How to use the Past Continuous correctly in English

How to use the Past Continuous correctly in English. The past continuous tense, which is also known as the past progressive, describes a continuing action that was happening at some point in the past. This tense is different from other past tenses like the past simple, which only refers to a single completed action in the past. There are two things you need to form the past continuous in English: the verb to be in the past tense as the auxiliary verb – was/were, and the present participle of the verb you want to use – an -ing word

In this blog entry, we will talk about the three main uses for the past continuous: for conditions and habitual actions that existed for a certain time in the past, a continuing action in the past which was interrupted by a different action, and parallel actions.

A condition/habitual action that existed for a time period in the past

 

Do you know jow to use the Past Continuos correctly in English? If you have an action that occurred continually through a time period, or a habitual action, you need to use the past continuous. Check out these examples:

 

It was raining every day that winter.

The other students were laughing at my answer as I was speaking.

My parents were arguing constantly in those days.

They were talking constantly in class all the time.

 

As you can see, all of these examples have a recurring or habitual action in the past which is quantified by a time period. This is one main use of the past continuous, and another is:

 

A continuing action in the past interrupted by a different action

 

The use of the past continuous requires an action that occurred continually, which was then interrupted by one single action in the past simple. So, the structure for this is a sentence in the past continuous + an interrupting action in the past simple (infinitive + -ed in most cases). We can often connect these two actions by using the word when. In phrases such as these below, the continual action is contrasted with a single action which interrupts it. Take a look:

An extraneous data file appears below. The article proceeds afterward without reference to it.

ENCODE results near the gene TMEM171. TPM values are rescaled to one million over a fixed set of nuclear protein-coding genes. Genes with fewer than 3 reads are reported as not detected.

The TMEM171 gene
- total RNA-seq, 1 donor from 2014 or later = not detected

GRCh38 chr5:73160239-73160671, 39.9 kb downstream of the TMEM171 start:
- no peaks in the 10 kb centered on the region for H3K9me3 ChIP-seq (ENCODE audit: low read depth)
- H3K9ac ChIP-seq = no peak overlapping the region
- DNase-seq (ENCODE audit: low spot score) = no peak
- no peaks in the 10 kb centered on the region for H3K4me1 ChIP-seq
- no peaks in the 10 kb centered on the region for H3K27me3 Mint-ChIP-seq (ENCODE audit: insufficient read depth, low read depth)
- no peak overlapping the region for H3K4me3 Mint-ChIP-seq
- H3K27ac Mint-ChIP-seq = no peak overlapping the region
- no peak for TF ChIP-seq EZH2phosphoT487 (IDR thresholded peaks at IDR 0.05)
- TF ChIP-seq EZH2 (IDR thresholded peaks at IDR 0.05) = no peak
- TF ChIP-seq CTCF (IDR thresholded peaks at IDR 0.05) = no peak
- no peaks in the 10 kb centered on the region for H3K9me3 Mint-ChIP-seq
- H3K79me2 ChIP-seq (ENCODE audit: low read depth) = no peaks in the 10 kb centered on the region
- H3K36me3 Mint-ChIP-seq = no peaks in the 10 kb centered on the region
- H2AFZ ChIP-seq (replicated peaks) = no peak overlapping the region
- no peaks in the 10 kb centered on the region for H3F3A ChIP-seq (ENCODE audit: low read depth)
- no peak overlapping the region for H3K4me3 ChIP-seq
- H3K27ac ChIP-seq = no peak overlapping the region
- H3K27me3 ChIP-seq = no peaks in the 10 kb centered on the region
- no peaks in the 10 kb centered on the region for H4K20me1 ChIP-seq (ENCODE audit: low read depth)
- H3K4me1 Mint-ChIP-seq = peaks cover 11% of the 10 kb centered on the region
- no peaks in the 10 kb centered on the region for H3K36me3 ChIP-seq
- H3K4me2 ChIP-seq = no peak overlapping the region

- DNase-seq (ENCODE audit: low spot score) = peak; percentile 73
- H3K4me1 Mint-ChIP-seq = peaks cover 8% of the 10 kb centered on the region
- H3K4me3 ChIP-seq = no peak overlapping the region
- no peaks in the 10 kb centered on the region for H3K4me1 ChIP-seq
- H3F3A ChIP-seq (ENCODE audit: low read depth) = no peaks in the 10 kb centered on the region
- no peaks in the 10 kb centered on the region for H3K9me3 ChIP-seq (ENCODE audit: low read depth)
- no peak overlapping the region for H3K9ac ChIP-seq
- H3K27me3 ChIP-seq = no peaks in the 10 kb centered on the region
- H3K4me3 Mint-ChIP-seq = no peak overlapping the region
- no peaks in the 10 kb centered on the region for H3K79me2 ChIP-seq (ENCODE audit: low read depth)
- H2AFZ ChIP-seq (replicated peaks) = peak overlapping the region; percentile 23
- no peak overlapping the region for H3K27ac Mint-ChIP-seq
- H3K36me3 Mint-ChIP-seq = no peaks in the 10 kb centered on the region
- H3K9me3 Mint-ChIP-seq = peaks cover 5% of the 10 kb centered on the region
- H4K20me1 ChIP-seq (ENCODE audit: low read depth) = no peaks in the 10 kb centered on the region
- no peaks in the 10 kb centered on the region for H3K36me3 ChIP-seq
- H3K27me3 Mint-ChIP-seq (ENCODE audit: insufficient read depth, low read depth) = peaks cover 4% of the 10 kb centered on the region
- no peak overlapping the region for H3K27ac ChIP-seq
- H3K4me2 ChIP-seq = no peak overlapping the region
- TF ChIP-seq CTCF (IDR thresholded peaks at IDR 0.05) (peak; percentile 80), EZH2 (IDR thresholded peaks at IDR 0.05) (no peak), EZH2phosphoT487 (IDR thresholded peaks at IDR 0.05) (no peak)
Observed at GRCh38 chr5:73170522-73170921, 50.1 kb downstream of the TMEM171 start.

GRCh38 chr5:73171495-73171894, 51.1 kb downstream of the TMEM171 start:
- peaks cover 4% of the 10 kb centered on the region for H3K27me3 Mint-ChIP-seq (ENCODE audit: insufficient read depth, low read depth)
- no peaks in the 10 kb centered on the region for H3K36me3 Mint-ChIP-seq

I was watching my TV when my dad opened the door.

The audience was clapping when the man fell off the stage.

All the children were behaving badly when the teacher came in.

She was eating lunch when her mother arrived.

 

As you will have seen in the examples, there is a longer, recurring action in the past that is interrupted by a shorter, single action in the simple past.

Parallel actions

 

Finally, the past continuous can be used to describe two past actions in a sentence that were happening. It expresses the idea that both actions were happening at exactly the same time. To connect the two actions, we often use the word while. For example:

I was studying while he was playing video games.

I was listening while he was talking.

What were you doing while you were waiting?

He wasn’t paying attention while you were telling him what to do.

 

Most of these structures are pretty easy to follow, right? However, there are a few irregularities that you should be aware of when using these rules to form phrases in the past continuous. Some verbs are best to be used in the past simple only, like the verb to arrive. For example, if we were to say ‘He was arriving at midnight’, this would not make sense. Instead, we have to stick with the past simple only and say ‘He arrived at midnight’.

 

Hopefully after reading this blog post you have a much better understanding how to use the past continuos correctly in English and feel more confident using it in spoken language. Keep an eye out for more helpful grammar tips in future blog posts!

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